- February 21: The Academy, along with 165 other national, state, and local medical, public health, and research organizations, signed on to a letters sent to the House and Senate Appropriations Committees requesting $50 million be provided to the Centers for Disease Control and Prevention to conduct public health research into firearm morbidity and mortality prevention as a part of Fiscal Year 2020 appropriations. This funding request reflects the Academy's position that robust research is needed in order to prevent and reduce unintended firearm injuries and fatalities. Read the letter here.
- February 13: The Academy joined over 630 organizations in signing on to a letter supporting the Family and Medical Insurance Leave (FAMILY) Act (H.R. 1185/S. 463). This legislation would create a national family and medical leave insurance program to help ensure people who work can take the time they need to address serious health and caregiving needs. Read the letter here.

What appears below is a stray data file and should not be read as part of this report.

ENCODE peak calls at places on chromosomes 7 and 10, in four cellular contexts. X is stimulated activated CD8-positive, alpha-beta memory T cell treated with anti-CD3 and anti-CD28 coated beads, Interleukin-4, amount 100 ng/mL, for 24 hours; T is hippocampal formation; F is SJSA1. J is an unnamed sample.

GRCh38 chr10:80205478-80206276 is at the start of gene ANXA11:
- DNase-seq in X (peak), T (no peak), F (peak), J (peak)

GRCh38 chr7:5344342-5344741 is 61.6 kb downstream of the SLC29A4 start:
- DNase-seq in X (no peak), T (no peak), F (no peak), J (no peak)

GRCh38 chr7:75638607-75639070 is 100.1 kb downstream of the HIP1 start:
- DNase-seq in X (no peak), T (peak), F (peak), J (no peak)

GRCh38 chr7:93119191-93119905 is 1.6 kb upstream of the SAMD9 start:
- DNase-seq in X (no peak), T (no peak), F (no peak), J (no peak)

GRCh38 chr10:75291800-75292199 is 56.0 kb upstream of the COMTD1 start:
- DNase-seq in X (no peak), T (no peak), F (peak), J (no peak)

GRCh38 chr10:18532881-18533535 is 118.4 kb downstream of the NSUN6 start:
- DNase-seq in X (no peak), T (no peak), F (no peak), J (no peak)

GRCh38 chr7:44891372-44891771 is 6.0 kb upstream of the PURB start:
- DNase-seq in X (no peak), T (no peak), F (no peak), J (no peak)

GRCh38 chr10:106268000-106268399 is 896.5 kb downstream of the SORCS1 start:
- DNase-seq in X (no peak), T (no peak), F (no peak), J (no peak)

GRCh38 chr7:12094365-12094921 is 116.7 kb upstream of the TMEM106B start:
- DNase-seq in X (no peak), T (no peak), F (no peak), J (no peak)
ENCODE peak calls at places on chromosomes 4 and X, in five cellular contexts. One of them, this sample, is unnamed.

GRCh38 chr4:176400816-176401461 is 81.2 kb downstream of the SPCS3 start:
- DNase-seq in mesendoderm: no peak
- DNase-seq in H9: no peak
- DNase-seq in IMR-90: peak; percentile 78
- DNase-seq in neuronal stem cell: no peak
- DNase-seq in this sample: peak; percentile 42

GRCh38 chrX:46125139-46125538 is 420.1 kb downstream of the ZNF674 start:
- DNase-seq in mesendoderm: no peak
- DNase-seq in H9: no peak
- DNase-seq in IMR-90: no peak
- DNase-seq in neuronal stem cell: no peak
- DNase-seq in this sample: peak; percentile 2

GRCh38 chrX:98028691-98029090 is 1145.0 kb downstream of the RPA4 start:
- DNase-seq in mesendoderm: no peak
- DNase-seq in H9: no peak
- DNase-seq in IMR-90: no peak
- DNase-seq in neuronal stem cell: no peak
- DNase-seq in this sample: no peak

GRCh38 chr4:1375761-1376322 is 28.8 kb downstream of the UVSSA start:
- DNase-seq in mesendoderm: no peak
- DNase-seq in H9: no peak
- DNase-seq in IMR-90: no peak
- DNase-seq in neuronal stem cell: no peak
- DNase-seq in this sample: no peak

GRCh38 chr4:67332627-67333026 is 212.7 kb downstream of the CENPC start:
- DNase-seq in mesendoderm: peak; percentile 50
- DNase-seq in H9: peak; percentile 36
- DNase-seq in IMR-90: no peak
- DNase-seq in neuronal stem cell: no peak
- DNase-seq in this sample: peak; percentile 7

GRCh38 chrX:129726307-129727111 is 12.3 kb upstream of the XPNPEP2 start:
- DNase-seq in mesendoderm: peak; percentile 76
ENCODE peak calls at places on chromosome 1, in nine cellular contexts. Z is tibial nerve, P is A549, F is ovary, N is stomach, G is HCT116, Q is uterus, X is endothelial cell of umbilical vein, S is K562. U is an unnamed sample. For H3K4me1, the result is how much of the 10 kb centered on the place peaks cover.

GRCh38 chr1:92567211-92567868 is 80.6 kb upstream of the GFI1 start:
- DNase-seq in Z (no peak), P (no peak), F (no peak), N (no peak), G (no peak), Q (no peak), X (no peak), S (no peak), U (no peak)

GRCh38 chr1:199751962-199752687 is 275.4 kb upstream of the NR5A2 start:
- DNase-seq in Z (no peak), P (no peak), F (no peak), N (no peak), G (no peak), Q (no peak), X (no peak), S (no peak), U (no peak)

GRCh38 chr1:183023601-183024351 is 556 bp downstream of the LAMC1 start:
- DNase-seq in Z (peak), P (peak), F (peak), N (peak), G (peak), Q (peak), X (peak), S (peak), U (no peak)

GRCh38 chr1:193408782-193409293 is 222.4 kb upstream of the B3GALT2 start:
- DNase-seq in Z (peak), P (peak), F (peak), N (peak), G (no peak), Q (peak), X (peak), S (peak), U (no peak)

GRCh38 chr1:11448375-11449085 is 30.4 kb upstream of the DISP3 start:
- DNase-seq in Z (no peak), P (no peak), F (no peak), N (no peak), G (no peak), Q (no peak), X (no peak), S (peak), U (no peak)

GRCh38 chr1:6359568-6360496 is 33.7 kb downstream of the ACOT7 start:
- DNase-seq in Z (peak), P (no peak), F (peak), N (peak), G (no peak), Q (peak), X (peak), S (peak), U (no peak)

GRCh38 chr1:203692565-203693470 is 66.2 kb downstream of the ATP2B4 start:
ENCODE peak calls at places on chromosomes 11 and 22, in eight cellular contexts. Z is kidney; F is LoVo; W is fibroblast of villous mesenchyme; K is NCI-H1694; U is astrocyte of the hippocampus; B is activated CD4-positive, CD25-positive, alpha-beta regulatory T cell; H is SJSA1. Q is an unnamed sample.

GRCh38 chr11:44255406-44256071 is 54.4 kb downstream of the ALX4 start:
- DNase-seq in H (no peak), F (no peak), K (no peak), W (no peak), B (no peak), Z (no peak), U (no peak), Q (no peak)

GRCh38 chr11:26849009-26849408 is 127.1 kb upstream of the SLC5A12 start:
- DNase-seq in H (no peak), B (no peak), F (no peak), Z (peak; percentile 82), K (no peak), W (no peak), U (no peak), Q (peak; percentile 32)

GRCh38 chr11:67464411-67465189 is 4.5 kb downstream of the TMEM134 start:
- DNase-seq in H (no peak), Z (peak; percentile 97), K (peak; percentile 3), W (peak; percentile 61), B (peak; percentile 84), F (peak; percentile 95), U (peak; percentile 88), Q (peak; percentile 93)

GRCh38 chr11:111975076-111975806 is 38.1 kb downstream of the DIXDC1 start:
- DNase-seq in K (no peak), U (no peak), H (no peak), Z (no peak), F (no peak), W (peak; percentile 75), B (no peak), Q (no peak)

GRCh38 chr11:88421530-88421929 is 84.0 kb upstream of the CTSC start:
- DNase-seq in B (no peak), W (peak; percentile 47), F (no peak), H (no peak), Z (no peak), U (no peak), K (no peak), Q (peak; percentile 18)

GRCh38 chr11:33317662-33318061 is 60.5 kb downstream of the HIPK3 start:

- February 12: The Academy submitted comments to the Office for Civil Rights(OCR), within the Department of Health and Human Services, in response to their request for information on Modifying HIPAA Rules to Improve Coordinated Care. The Academy's comments put forth five recommendations for the OCR: improve methods to identify and match individuals across care settings; establish a harmonized, nationwide approach to the protection of protected health information; establish a harmonized, nationwide approach to patient consent for Health Information Exchange, with the preferred model being "opt out"; and provide guidance for privacy and security in electronic patient-provider communications beyond patient-portals (eHealth). The Academy urged OCR to make modifications to HIPAA rules to reduce existing barriers to effective care coordination while protecting patients' privacy. Read the comments here.
- February 8: The Academy and the American Nurses Association sent a letter to Chairwoman Diana DeGette (D-CO) and Ranking Member Brett Guthrie (R-KY), of the House Energy and Commerce Subcommittee on Oversight and Investigations, in response to the hearing yesterday regarding the Trump Administration’s family separation policy. In the letter, the Academy and ANA implore Congress to take measurable action to address the health and well-being of children and families separated at the border. Read the letter here.